TAMPA, Fla. — The National Daily Health Survey from Stanford Medicine is a way you can help your neighbor, your county, state and the country.
Dr. Rusty Hofmann came up with the idea to track symptoms and quickly identify “hot spots” that pop up in a community before they overwhelm the public health system. A team from Stanford Medicine monitors the data.
“No one ever said they had enough data to figure out what’s going on with almost any disease. We are really flying blind, really quite honestly, as we try to figure out how to open up different states, ZIP Codes and counties,” he said.
In the absence of widespread testing using physical swabs, Hofmann created the digital swab.
“Our hope with this digital swab technology is to be able to find ZIP Codes that become hot. Like right next to the Tampa Bay buccaneers football stadium, if there’s a hotspot that comes up on symptoms could you devote public health resources to go and do in person testing to see exactly what’s going on?” he said.
Hofmann says they need about a thousand people in each county to do this every day. The neighborhood networking site, Nextdoor, is amplifying the message to make it easy for neighbors to sign up and help.
When you first sign up for the survey, you’re asked to provide your ZIP Code, age, other demographics and whether you have symptoms or have been exposed. It takes less than 5 minutes.
For the survey to have its most powerful impact, users fill out daily follow-up surveys that consist of two questions:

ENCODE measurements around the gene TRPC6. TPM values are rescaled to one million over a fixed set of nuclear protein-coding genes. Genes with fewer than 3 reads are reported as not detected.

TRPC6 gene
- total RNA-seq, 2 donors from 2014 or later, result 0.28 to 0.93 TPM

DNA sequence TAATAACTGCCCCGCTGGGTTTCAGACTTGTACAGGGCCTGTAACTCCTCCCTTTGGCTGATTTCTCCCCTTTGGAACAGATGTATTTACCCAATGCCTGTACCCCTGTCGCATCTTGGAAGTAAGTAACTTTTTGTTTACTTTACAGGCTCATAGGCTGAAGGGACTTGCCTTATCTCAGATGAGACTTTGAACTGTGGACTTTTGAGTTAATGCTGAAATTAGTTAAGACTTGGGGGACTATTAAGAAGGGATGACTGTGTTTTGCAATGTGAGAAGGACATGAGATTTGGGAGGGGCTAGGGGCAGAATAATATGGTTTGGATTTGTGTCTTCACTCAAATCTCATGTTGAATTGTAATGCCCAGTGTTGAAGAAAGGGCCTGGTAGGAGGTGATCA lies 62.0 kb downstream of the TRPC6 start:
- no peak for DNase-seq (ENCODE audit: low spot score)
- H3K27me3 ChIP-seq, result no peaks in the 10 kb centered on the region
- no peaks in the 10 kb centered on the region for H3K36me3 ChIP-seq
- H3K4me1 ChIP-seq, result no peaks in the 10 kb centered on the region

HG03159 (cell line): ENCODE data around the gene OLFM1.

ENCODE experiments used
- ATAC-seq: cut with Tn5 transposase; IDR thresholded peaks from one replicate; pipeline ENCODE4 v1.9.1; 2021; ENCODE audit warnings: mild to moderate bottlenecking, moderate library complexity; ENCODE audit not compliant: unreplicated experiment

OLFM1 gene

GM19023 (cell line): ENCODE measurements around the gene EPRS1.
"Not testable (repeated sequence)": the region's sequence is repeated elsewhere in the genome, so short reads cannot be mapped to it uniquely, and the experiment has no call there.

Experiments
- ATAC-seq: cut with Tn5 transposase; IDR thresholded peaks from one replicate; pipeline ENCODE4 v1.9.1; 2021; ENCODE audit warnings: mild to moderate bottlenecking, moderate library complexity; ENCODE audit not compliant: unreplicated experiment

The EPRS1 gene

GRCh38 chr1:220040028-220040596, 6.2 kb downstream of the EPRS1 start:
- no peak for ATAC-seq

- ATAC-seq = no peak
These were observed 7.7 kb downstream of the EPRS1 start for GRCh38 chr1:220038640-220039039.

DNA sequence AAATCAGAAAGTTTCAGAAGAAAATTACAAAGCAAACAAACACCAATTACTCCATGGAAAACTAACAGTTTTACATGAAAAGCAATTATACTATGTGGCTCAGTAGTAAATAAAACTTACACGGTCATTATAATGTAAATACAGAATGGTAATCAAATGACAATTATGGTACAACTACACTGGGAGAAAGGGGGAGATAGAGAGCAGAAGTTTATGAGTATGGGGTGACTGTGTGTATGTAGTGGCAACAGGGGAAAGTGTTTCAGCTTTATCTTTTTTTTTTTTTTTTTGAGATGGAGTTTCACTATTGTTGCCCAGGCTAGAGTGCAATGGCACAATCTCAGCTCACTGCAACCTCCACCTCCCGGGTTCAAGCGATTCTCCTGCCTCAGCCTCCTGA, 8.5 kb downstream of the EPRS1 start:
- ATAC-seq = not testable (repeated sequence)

Since your last survey do you feel better, worse or the same?
Are you experiencing any symptoms today?
The follow up survey takes less than 10 seconds. Stanford sends a reminder via email and is working to send reminders via text.
The idea is: shower, coffee and survey.
“As a doctor one of the most important things when I see my patients in the hospital the first question I ask them and it’s a question you will see and have seen on the return survey is do you feel better, worse or the same because that little small change that provides the most subtle of information to doctors and scientists,” he said.
Hofmann says this does not eliminate the need for tests, but it can help them identify where public health officials need to do testing.
The goal is to detect a change before anyone even gets tested or ends up in the hospital which can save days in getting ahead of this virus and lives.
“Doing this every single day, we’re going to be able to keep track of this virus before it would likely get out of control which is all of us in the healthcare field that’s our biggest fear,” he said.
The Stanford Survey launched on April 1 and they have about 1.6 million people interacting. While they need more time and more users to home in on the county level, Hofmann says they’ve seen on a large scale the downward trajectory in illness.
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